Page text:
How to use an Arduino Buzzer

In this guide you can learn what an Arduino buzzer is, what is piezzo electricity, and how to use such a device with your Arudino board. Arudino buzzers can be used to alert a user of an event corresponding to a switching action, counter signal or sensor input. They are also used in alarm circuits. In this guide, you will also learn how to operate an Arduino buzzer from a Windows or Linux PC or from a Raspberrry Pi using Ozeki. You can find easy to follow videos and some great diagrams. First lets start with the basic definitions.

What is an Arudino buzzer?

An arduino buzzer is also called a piezo buzzer. It is basically a tiny speaker that you can connect directly to an Arduino. You can make it sound a tone at a frequency you set. The buzzer produces sound based on reverse of the piezoelectric effect.

What is the piezzoelectric effect?

Piezo ectricity is an effect where certain crystals will change shape when you apply electricity to them. By applying an electric signal at the right frequency, the crystal can make sound.

How does an Arduino buzzer work?

The buzzer produces the same noisy sound irrespective of the voltage variation applied to it. It consists of piezo crystals between two conductors. When a potential is applied across these crystals, they push on one conductor and pull on the other. This, push and pull action, results in a sound wave. Most buzzers produce sound in the range of 2 to 4 kHz.

How to use an Arudino buzzer?

If your buzzer has a sticker on top of it, pull the sticker off. Connect one pin (it doesn't matter which one) to the Arduino's ground (Gnd) and the other end to digital pin 10. From the Arduino, you can make sounds with a buzzer by using tone. You have to tell it which pin the buzzer is on, what frequency (in Hertz, Hz) you want, and how long (in milliseconds) you want it to keep making the tone. We will use the arduino buzzer tone generation command:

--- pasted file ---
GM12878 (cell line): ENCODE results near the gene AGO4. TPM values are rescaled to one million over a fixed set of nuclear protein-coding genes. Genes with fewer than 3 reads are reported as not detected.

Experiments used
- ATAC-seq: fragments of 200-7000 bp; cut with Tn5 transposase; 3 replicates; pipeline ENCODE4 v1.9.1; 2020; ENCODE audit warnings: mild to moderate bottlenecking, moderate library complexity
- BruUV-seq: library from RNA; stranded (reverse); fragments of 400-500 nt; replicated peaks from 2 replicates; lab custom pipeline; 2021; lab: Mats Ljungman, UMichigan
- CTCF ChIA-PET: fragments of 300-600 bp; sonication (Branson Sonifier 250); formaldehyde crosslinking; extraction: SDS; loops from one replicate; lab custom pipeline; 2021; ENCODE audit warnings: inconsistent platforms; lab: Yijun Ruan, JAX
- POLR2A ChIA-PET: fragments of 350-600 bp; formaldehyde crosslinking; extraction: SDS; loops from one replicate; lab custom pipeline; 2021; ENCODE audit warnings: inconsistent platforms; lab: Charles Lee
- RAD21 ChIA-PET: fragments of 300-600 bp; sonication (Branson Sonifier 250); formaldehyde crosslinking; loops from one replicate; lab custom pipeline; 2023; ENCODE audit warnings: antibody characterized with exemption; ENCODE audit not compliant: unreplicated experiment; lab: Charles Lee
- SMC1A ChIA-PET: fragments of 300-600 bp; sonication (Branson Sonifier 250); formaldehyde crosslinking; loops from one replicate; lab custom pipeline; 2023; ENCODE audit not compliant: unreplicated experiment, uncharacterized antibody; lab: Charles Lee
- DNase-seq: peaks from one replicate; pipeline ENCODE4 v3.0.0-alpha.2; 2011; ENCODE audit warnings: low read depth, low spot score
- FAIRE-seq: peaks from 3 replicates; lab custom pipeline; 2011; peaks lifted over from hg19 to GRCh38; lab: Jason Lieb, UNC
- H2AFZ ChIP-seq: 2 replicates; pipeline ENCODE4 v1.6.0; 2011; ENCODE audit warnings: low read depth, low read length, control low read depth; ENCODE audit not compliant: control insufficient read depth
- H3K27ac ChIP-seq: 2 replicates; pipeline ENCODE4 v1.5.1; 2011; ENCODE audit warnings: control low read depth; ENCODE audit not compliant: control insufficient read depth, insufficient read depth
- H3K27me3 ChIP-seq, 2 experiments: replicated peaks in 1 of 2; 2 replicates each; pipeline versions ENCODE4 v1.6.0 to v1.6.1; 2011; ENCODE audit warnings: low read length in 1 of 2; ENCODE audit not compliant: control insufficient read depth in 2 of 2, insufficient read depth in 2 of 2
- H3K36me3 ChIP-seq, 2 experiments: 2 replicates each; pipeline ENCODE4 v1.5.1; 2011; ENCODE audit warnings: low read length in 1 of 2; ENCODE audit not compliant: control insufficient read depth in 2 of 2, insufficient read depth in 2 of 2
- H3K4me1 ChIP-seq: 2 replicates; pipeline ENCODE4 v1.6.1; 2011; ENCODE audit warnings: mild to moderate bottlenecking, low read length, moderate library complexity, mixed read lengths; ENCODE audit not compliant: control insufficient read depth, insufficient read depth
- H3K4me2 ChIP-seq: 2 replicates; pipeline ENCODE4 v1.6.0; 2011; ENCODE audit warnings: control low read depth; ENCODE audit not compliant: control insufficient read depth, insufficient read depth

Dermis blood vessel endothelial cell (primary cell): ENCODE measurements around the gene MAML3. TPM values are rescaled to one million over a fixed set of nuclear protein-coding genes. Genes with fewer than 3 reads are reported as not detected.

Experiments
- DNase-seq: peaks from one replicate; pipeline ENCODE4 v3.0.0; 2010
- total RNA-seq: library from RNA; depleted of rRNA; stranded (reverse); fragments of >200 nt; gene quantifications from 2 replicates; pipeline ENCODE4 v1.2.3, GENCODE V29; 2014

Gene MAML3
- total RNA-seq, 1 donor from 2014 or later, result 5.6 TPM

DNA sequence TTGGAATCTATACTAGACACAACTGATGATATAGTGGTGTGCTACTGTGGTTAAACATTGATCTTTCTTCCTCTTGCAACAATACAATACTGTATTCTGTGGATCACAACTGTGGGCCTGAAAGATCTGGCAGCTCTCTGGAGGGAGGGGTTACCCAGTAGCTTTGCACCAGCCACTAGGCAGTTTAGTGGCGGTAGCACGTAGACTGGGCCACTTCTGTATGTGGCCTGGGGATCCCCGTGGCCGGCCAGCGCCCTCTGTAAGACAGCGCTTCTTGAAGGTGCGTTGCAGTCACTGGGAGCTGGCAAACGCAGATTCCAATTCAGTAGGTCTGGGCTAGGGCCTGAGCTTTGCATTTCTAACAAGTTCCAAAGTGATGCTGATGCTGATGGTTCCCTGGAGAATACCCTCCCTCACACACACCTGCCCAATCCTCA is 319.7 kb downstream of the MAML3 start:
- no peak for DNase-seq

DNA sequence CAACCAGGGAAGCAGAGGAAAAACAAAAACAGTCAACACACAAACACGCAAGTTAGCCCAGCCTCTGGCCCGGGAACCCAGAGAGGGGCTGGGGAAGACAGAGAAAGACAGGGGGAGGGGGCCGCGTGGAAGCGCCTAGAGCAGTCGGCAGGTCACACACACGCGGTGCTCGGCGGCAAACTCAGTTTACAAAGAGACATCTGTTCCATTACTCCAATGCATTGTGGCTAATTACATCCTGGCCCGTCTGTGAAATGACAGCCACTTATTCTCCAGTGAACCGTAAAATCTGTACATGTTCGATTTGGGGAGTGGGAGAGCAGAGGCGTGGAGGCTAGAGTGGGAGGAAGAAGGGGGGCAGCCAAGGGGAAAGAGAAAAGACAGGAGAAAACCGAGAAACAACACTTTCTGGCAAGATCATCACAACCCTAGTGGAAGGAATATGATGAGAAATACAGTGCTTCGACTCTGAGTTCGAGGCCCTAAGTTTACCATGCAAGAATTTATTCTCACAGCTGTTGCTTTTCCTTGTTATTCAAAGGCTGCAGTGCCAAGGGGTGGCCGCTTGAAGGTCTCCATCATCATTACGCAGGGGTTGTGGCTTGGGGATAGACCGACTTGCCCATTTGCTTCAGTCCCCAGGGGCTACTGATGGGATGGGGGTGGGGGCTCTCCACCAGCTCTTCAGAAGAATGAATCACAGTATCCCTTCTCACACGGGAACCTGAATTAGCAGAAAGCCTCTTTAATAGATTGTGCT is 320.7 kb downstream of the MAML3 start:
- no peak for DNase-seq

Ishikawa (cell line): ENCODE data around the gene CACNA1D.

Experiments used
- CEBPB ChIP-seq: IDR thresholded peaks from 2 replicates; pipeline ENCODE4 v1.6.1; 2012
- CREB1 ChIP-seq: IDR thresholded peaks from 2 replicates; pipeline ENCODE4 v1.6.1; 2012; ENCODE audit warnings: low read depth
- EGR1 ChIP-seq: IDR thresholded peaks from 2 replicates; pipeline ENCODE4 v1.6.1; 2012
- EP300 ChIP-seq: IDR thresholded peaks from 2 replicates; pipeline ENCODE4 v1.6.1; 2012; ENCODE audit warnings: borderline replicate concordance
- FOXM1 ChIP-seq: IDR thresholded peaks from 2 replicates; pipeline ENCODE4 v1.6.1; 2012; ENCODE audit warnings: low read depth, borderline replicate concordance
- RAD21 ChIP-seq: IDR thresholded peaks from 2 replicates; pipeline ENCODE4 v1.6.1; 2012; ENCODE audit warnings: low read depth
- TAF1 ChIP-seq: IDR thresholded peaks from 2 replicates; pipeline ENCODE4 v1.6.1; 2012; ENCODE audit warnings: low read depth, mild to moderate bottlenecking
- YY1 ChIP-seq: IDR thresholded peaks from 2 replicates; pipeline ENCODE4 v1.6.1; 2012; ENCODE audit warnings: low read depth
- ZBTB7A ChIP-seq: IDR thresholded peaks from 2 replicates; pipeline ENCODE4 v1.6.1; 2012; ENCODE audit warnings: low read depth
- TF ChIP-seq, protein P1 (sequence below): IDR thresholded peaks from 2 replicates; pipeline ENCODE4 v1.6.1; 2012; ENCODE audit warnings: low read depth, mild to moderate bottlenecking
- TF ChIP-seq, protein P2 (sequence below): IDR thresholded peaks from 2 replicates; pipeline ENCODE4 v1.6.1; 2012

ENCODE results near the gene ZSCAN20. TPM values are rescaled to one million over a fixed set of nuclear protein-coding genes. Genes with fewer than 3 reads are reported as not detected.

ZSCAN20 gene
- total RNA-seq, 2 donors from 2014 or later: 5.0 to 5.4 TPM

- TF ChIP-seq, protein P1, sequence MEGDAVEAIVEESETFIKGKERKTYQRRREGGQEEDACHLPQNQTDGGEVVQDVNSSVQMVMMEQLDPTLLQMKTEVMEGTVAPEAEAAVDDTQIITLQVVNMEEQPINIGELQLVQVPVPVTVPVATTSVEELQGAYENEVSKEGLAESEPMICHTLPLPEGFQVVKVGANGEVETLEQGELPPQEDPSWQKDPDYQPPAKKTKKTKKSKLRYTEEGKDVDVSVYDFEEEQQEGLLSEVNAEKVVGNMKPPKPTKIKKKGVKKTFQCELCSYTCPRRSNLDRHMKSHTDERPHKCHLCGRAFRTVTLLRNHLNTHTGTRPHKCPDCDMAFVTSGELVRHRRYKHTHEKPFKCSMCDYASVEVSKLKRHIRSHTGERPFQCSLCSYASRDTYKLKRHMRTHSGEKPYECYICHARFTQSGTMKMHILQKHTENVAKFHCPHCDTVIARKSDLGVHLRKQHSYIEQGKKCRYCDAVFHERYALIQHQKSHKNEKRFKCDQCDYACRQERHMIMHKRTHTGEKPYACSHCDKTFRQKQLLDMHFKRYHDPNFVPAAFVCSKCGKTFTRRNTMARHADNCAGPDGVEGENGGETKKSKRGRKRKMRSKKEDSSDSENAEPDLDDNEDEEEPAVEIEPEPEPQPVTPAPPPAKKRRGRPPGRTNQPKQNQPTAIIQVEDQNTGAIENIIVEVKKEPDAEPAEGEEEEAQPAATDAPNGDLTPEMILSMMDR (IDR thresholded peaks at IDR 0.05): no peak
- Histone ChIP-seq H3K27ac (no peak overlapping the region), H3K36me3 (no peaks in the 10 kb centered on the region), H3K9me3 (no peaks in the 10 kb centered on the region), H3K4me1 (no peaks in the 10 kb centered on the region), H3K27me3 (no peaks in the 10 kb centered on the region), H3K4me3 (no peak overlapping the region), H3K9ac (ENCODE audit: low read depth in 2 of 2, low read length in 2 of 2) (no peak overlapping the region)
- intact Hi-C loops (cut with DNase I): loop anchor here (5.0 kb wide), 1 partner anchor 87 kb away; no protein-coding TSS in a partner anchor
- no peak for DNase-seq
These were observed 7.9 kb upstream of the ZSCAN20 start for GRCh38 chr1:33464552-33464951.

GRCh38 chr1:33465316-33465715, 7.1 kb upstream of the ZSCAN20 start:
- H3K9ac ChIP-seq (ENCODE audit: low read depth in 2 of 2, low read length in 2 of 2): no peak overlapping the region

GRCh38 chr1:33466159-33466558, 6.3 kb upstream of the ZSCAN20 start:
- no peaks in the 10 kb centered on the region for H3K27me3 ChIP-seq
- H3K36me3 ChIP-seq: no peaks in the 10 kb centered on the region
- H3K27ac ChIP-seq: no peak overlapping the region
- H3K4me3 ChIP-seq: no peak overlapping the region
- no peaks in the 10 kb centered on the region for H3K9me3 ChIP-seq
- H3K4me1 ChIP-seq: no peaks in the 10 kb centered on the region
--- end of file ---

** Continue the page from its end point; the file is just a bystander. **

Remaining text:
tone(8, 1200, 500); // tone on pin 8 at 1200 Hz for 1/2 second

How do you know what frequency to use? Young people can generally hear frequencies between about 20 Hz and 20,000 Hz; older people lose the high frequencies and may not be able to hear all the way up to 20,000. Of course it varies from person to person. Also, your buzzer may not be able to reproduce the whole range, especially the very high and low notes.

If you like, you can leave off the duration. In that case, it will keep making a tone until you tell it to stop by calling noTone(pin) or by calling tone() with a different frequency.

Arduino buzzer wiring diagram

arduino buzzer wiring diagram
Figure 1 - Arduino buzzer wiring diagram

Example code to test your buzzer on your Arduino

int SPEAKER = 10;    // The speaker is on pin 8
int freq = 50;      // Starting frequency

void setup()
    pinMode(SPEAKER, OUTPUT);

void loop()
    freq += 100;      // add 100 to freq

    if (freq > 8000)
        freq = 50;

    tone(SPEAKER, freq);


How to use the Arudino buzzer in Ozeki

To use an Arudino buzzer in Ozeki 10, you need to wire the buzzer to your Arudino, then you need to connect your Arudino to your PC using a USB port. You can use a Windows or Linux PC or you can use a Raspberry Pi. Once the Arudino is connected to your PC, you need to setup Ozeki 10, which gives you a webbrowser based user interface to interact with the buzzer. To use the Buzzer in Ozeki, you first need to download Ozeki Robot Developer. Ozeki Robot Developer will install the Arduino libraries needed to use this sensor efficiently.

Download Ozeki Robot Developer

Download Ozeki Robot Developer